This is a serious question. During times of mass corona-testing, dental services have been closed and dentists and their assistants redeployed to people test stations. But this information hasn’t been made public. Instead, you only discover that dental services have been suspended if you need your teeth checked, can’t get an appointment, and then someone explains the situation to you. Otherwise, there’s just a black hole where the dentist used to be.
Both in China and abroad, much ink and digital text has been dedicated to extreme cases of people being unable to get emergency medical care. However, the redeployment of dental workers illustrates how regular healthcare has been (indefinitely? until further notice?) suspended in order to mobilize workers to meet the need for personal to give tests. Annual check-ups can’t be booked, for example, if your dentist is busy swabbing throats instead of filling cavities. This situation illustrates one of the challenges to navigating Shenzhen’s current management of the omicron outbreak–there have been no comprehensive announcements of how city resources have been re-deployed to achieve zero-Covid. This means that you find out what’s been closed or redeployed through unexpected encounters with a new normal that has not been formally acknowledged.
Quote unquote “everyone” agrees that the city is open, that Shenzhen is handling Covid-19 better than Shanghai, and that if we just hold the line everything will return to normal. But. Everyday, we encounter operational blackholes and changing policies. So are we to trust our experience or not? But. But. One case in a city of 20 million isn’t anywhere near a representative sample. So do we follow along with the chorus because our experience is just a drop in a large, large ocean? And but. But. But. But. Many city services are still available, including food supply, water and electricity. We can still enjoy an afternoon espresso. So why whine, when the city is already doing a great job under the circumstances?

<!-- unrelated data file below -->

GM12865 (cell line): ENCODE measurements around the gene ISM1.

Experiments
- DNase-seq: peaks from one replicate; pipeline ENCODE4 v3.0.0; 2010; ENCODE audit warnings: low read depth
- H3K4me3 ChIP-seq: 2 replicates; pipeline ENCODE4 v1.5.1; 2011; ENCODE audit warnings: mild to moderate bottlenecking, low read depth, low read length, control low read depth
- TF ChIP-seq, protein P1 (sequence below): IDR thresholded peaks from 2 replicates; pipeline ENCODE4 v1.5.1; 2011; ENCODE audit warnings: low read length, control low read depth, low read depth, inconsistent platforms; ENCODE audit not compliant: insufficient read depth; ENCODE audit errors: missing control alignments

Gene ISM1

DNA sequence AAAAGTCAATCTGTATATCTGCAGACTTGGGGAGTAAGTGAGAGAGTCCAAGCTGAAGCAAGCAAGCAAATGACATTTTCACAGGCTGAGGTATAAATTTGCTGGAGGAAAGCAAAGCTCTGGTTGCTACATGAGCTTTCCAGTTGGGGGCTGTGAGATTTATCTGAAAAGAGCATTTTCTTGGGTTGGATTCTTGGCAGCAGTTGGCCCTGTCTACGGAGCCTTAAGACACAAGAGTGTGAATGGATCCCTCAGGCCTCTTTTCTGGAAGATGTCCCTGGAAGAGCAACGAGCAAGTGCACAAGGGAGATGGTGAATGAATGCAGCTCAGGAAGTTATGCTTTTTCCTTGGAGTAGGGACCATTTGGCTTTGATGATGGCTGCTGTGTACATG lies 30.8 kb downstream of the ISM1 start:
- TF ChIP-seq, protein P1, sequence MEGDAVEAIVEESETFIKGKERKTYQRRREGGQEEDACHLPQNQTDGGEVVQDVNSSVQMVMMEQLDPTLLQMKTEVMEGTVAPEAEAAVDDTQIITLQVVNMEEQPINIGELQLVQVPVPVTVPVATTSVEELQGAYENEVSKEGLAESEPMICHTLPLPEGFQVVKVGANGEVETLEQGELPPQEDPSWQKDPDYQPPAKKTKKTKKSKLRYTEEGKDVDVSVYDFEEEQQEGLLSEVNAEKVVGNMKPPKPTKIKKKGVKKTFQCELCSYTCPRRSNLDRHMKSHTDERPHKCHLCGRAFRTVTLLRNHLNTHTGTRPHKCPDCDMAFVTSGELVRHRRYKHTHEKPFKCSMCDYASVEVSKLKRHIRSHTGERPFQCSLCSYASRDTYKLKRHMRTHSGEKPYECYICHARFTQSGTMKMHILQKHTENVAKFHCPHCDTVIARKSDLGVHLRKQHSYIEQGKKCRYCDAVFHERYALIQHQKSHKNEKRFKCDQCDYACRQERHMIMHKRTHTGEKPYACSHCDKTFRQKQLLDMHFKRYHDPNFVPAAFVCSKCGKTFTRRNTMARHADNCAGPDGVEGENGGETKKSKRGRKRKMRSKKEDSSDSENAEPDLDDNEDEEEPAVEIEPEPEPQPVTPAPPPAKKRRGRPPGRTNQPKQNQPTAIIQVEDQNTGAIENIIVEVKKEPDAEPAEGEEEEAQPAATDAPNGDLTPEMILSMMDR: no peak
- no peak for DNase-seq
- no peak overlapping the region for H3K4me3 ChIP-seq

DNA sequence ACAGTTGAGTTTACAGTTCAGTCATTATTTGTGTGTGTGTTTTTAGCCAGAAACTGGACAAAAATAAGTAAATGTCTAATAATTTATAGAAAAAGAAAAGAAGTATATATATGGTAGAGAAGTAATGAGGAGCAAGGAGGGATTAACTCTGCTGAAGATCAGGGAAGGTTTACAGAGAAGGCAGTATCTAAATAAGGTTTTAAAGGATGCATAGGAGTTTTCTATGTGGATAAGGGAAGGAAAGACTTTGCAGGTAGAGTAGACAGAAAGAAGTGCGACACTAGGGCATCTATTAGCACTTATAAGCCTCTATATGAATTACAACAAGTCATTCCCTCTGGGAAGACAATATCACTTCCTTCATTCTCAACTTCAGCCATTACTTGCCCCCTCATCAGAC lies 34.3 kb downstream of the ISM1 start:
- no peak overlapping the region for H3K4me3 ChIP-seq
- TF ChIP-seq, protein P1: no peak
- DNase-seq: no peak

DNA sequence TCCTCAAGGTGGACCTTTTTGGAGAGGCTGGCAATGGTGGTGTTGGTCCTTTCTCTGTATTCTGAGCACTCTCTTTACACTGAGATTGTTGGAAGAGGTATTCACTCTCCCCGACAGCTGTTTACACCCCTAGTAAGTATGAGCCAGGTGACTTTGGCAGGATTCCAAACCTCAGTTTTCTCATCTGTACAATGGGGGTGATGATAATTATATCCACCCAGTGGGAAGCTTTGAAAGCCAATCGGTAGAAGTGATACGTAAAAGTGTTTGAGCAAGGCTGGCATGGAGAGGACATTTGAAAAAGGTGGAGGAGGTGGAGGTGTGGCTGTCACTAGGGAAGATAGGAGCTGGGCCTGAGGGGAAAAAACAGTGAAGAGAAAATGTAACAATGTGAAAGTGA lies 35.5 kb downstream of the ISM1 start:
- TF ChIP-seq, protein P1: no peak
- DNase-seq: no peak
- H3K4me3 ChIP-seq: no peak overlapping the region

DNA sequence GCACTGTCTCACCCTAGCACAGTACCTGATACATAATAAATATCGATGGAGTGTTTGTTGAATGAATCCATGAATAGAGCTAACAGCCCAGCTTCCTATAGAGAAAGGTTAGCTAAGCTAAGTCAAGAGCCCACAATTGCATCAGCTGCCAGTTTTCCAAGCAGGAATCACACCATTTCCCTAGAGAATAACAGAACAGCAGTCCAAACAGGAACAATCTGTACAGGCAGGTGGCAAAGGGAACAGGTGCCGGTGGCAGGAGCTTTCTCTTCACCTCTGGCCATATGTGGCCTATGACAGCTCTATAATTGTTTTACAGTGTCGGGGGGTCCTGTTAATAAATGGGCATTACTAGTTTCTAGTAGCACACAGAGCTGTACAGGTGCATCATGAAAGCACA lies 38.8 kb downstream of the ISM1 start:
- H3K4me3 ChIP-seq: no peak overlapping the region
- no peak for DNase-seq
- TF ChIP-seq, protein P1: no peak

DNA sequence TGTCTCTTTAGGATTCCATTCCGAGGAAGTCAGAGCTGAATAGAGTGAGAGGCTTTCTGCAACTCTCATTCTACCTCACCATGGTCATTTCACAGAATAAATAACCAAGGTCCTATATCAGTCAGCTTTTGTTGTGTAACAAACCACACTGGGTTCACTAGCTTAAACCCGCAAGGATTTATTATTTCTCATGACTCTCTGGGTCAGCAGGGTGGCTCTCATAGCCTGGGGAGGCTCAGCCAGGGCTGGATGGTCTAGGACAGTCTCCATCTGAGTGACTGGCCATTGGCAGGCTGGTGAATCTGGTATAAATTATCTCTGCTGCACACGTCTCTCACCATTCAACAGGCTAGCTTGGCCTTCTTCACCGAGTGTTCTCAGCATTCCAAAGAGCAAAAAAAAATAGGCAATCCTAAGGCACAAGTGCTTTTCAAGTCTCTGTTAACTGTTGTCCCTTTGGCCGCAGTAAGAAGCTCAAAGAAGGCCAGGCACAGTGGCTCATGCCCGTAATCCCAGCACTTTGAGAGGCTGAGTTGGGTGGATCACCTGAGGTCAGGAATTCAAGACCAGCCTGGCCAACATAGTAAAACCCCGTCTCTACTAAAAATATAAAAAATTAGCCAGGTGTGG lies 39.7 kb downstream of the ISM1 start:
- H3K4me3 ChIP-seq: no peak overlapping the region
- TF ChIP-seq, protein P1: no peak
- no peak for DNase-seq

The gap between official accounts and popular social media posts about the situation in Shanghai further exacerbates this sense that one’s perspective is somehow incomplete or completely off. Shanghai City says everything is under control. Millions of posts have claimed hunger, insufficient medical care, and unreliable enforcement of zero-Covid. Moreover, this gap has continued to widen despite efforts to dismiss unfavorable and critical reports as “rumors” and insinuations that to complain about zero-Covid is an act of treason.
Today I’m thinking that lack of information about how the city is actually operating constitutes a form of structural gaslighting. In theory, the city is open. However, in practice, one bumps into these blackholes of suspended urban services. Many residents have accepted that they need to take care of themselves, family and friends if they are to make it through the outbreak. However, the disruption of basic health makes it more difficult to do so, heightening the low grade anxiety that seems to permeate everyday transactions throughout the city.